As the penitent sinner, contrite before God, discerns Christ's atonement in his behalf and accepts this atonement as his only hope in this life and the future life, his sins are pardoned. This is justification by faith. Every believing soul is to conform his will entirely to God's will and keep in a state of repentance and contrition, exercising faith in the atoning merits of the Redeemer and advancing from strength to strength, from glory to glory.
Pardon and justification are one and the same thing. Through faith, the believer passes from the position of a rebel, a child of sin and Satan, to the position of a loyal subject of Christ Jesus, not because of an inherent goodness, but because Christ receives him as His child by adoption. The sinner receives the forgiveness of his sins, because these sins are borne by his Substitute and Surety. The Lord speaks to His heavenly Father, saying: "This is My child, I reprieve him from the condemnation of death, giving him My life insurance policy--eternal life--because I have taken his place and have suffered for his sins. He is even My beloved son." Thus man, pardoned, and clothed with the beautiful garments of Christ's righteousness, stands faultless before God.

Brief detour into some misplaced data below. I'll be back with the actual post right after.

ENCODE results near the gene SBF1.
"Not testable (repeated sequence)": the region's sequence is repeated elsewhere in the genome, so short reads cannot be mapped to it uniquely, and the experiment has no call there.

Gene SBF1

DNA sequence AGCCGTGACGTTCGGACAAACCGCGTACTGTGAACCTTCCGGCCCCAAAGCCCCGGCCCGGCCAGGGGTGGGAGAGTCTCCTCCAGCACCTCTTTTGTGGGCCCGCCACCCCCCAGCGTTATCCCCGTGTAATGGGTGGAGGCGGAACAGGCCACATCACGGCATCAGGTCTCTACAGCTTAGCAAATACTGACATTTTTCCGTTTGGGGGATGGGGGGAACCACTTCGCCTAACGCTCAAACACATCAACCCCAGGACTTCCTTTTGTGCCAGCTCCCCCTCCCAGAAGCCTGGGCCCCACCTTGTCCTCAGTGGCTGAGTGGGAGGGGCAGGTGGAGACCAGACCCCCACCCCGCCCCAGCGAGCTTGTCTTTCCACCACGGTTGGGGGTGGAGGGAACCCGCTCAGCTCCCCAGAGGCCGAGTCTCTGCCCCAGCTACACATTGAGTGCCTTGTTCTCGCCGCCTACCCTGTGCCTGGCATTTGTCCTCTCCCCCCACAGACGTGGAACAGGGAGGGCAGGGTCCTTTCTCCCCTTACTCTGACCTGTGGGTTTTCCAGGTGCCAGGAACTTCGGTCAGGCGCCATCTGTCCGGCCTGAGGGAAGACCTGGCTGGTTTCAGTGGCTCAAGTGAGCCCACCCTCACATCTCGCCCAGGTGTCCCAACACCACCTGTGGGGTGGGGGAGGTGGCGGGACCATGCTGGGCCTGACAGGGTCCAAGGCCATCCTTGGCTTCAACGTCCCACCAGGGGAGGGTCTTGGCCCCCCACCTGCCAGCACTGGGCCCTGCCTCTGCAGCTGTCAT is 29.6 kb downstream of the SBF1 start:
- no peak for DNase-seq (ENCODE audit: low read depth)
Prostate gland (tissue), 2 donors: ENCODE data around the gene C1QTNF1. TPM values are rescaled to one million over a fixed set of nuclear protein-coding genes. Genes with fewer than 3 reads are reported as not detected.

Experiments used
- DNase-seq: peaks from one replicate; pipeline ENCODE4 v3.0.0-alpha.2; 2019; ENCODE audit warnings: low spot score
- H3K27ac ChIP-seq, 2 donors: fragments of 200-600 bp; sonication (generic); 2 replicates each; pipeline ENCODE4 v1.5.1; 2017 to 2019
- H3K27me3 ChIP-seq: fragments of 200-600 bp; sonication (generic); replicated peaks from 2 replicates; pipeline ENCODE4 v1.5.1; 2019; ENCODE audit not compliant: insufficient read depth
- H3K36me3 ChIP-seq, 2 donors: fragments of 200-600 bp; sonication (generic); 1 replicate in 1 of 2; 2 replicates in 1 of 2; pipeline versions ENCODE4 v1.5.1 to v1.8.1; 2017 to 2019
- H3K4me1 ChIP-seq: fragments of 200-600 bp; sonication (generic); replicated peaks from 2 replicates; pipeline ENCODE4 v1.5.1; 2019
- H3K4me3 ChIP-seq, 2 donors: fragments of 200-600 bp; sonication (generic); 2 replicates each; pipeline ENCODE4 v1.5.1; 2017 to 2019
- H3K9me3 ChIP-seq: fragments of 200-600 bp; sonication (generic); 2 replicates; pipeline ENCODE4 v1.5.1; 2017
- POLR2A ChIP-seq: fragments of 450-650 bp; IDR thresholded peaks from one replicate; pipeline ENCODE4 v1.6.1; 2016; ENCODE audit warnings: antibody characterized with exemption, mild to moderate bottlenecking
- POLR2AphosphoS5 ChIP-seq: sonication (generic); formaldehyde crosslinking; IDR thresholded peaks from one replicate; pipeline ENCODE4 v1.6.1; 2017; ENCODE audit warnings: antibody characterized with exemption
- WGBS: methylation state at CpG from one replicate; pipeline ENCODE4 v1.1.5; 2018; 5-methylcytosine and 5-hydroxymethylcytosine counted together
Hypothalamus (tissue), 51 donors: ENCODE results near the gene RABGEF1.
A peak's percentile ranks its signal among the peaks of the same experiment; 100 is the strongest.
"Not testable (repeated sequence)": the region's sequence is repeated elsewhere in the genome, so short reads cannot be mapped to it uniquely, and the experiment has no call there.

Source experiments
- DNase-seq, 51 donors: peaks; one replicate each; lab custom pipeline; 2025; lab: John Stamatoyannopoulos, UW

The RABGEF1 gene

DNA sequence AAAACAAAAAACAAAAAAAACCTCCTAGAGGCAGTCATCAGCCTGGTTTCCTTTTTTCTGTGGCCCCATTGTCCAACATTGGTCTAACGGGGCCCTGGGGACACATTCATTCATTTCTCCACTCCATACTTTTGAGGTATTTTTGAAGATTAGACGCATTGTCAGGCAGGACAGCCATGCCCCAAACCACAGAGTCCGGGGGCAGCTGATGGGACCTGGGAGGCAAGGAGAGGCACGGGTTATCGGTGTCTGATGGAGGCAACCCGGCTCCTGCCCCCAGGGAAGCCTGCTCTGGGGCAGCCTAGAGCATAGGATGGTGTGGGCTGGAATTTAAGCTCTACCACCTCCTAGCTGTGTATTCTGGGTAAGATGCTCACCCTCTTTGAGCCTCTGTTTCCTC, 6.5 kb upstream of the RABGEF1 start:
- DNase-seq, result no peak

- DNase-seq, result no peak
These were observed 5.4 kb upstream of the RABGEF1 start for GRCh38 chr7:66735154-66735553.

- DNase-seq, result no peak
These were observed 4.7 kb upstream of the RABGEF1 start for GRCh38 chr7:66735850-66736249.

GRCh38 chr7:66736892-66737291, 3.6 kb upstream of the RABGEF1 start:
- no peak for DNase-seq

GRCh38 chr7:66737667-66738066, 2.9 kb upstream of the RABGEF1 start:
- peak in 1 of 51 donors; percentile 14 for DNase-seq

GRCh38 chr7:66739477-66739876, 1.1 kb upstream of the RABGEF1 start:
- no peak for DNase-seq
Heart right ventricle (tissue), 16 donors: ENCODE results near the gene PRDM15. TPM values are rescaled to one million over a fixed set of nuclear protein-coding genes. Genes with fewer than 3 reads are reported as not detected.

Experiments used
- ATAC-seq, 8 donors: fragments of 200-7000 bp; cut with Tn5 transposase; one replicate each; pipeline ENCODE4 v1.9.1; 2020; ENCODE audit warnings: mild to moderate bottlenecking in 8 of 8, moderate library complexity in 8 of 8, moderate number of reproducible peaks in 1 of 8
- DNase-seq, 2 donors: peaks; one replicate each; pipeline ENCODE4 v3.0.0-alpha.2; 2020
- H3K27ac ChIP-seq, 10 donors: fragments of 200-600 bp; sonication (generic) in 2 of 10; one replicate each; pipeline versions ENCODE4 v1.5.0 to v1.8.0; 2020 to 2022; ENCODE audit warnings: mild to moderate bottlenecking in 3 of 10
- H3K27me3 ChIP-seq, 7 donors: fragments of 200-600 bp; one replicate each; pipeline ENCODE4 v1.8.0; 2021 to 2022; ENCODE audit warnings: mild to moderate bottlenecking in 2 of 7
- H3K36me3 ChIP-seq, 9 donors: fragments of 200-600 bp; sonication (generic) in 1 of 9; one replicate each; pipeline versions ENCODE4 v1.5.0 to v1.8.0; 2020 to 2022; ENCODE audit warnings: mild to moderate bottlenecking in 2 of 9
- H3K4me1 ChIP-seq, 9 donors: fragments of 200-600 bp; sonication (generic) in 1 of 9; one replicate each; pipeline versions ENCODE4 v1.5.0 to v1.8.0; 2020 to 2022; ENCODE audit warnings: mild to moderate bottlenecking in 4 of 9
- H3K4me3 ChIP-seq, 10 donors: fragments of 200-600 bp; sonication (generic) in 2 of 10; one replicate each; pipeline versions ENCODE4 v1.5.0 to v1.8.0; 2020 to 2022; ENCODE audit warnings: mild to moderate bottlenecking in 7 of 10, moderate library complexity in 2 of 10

The sinner may err, but he is not cast off without mercy. His only hope, however, is repentance toward God and faith in the Lord Jesus Christ. It is the Father's prerogative to forgive our transgressions and sins, because Christ has taken upon
Himself our guilt and reprieved us, imputing to us His own righteousness. His sacrifice satisfies fully the demands of justice.
Justification is the opposite of condemnation. God's boundless mercy is exercised toward those who are wholly undeserving. He forgives transgressions and sins for the sake of Jesus, who has become the propitiation for our sins. Through faith in Christ, the guilty transgressor is brought into favor with God and into the strong hope of life eternal.